Chester Arthur 21st President, 1881-1885

Birthplace, Fairfield, Vermont
Chester Alan Arthur was born on October 5, 1830 in Fairfield, Vermont. The son of Malvina Arthur and the Reverend William Arthur, a passionate abolitionist, young Chester and his family migrated from one Baptist parish to another in Vermont and New York. The fifth of eight children, Chester had six sisters and one older brother. Before beginning school in Union Village (now Greenwich), New York, he studied the fundamentals of reading and writing at home

Some mystery surrounds the early years of Chester A. Arthur. The most frequently asked question is “Where was he born?” The President Arthur State Historic Site is a 1953 recreation of the second house in which Arthur lived as an infant. The confusion stems from the fact that Arthur himself told people that his birth year was 1830 (it was actually 1829). The building in which he was born was actually a primitive cabin hastily erected in the village of Fairfield. The Baptist Congregation later completed the parsonage where the family moved shortly after the birth of the future president. It was this parsonage, which was reconstructed by the State of Vermont.

The granite monument, dedicated in 1903, is situated on a small plot of land presented to the State of Vermont by P.B.B. Northrop. At that time it was believed this was the location of the birthplace of Chester Arthur. In 1950 the State of Vermont purchased the land around the monument and the present building was recreated in 1953 using as a guide an old photograph of the house, which stood on this site.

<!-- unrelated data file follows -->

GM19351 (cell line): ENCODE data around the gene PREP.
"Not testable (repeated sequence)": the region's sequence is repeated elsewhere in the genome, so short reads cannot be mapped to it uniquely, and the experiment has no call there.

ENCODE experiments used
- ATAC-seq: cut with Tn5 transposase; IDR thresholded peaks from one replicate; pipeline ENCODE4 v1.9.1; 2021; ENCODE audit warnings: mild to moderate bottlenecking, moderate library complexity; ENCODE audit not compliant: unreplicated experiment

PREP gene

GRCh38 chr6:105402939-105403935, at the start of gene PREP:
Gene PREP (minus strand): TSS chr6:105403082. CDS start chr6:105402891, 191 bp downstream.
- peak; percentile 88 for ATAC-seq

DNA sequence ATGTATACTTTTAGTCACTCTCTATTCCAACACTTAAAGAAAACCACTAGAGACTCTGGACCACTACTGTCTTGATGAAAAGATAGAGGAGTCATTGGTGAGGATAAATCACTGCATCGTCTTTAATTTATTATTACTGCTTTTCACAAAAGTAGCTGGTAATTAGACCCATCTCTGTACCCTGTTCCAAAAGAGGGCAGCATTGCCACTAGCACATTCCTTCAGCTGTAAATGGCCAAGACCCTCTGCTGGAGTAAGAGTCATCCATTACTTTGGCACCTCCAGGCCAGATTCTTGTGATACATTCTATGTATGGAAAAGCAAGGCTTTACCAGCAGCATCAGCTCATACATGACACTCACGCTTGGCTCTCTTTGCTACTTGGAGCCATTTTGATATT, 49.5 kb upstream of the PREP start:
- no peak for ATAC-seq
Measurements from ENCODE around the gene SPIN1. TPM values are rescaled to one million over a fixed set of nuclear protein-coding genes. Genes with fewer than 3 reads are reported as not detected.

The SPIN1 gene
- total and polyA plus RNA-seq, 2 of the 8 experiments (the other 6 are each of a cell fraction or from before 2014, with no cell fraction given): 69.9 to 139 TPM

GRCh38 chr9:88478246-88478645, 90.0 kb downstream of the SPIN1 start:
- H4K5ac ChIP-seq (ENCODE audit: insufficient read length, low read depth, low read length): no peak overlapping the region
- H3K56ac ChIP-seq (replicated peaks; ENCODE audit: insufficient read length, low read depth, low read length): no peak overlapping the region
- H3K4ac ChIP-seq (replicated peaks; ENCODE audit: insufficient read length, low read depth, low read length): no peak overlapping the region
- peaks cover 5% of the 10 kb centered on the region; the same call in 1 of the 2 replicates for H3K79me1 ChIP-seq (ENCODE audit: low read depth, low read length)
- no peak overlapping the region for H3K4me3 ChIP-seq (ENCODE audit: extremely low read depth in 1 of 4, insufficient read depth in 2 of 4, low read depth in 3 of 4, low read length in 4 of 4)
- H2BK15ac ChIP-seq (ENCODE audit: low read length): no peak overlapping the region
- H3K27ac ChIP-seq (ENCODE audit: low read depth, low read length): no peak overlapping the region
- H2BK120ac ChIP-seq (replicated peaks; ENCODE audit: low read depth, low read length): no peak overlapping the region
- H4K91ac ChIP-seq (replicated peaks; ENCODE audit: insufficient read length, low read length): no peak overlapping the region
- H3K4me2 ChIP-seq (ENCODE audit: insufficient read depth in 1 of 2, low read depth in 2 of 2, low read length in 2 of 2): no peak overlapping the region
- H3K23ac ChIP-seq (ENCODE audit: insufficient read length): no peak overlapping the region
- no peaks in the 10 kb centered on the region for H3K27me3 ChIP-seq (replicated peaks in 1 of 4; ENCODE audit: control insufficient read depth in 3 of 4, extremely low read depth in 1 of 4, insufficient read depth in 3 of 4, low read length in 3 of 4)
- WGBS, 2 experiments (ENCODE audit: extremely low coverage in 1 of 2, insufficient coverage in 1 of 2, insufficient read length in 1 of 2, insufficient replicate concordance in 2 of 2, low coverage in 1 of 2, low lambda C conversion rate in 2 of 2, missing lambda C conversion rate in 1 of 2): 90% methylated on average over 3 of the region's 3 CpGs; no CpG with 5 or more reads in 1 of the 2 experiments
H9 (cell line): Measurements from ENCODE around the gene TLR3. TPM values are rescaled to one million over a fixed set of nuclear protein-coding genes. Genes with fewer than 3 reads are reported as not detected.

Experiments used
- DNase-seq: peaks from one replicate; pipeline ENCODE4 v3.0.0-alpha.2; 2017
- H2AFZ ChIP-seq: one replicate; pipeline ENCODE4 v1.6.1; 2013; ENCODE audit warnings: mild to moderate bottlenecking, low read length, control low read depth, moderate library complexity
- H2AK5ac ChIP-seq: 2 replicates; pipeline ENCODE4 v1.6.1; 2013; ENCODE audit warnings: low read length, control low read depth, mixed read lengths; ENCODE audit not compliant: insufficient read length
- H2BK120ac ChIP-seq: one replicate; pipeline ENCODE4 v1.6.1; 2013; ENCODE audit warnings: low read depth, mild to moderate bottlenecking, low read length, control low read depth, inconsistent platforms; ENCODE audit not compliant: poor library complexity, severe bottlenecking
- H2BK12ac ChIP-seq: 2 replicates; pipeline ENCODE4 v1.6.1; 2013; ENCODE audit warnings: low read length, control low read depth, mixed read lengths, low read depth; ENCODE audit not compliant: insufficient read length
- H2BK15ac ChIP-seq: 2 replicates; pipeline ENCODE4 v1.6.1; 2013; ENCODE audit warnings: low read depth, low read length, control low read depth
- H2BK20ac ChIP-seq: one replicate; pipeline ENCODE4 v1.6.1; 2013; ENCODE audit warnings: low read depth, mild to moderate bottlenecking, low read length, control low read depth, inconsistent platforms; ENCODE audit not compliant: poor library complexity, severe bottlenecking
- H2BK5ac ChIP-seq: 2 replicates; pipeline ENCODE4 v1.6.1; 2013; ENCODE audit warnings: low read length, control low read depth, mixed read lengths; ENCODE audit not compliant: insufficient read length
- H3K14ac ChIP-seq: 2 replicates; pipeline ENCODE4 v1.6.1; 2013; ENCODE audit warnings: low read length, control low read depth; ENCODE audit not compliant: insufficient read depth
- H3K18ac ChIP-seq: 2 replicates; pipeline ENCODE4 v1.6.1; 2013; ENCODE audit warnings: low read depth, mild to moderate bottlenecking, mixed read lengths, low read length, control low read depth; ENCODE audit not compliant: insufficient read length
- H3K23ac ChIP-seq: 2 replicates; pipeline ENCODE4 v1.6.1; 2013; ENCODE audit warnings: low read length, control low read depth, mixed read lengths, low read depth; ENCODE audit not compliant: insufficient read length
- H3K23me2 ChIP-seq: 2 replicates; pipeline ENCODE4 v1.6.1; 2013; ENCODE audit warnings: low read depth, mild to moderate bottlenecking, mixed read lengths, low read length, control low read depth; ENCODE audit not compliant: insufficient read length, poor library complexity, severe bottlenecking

Gravesite, Albany Rural Cemetery, Albany, New York

Chester A. Arthur died on November 18, 1886 of Bright’s disease, a then-fatal kidney ailment. He was first diagnosed with the disease in 1882, and kept it secret. Knowing that his condition was fatal, Arthur made little effort to seek nomination for a second term, although he did not oppose efforts by others on his behalf. On the fourth ballot at the convention, he lost the Republican nomination to his former secretary of state James G. Blaine.

Arthur tried to resume the practice of law after leaving the presidency, but his ill health prevented him from doing much work. The disease had seriously weakened his heart and he became too frail even to go fishing, which was the great love of his life. His death came at home with his children and sisters near at hand. He was buried with full ceremonies at the Rural Cemetery in Albany, New York. His successor, President Grover Cleveland, was in attendance.

Established on October 7, 1844, the Albany Rural Cemetery is one of the most beautiful historic cemeteries in upstate New York. Its 467 acres of beautifully landscaped grounds include the burial plots of many distinguished national and local dignitaries, including President Chester A Arthur. The Albany Rural Cemetery contains a large collection of tombs and monuments by well known sculptors and remains from 18th century graveyards removed from downtown Albany. The lodge and chapel were designed in 1882 and 1884, respectively, by Robert W. Gibson, and the superintendent’s house was designed in 1899 by Marcus T. Reynolds.

In 1886, President Chester Alan Arthur, the 21st President of the United States, was interred at Albany Rural Cemetery. The lot had been purchased by his father, the Reverend Willam Arthur. His memorial was designed by Ephriam Keyser and dedicated on June 15, 1889. Friends of the President contributed a fun that provided $10,000 for the memorial and for a statue that was erected in New York City.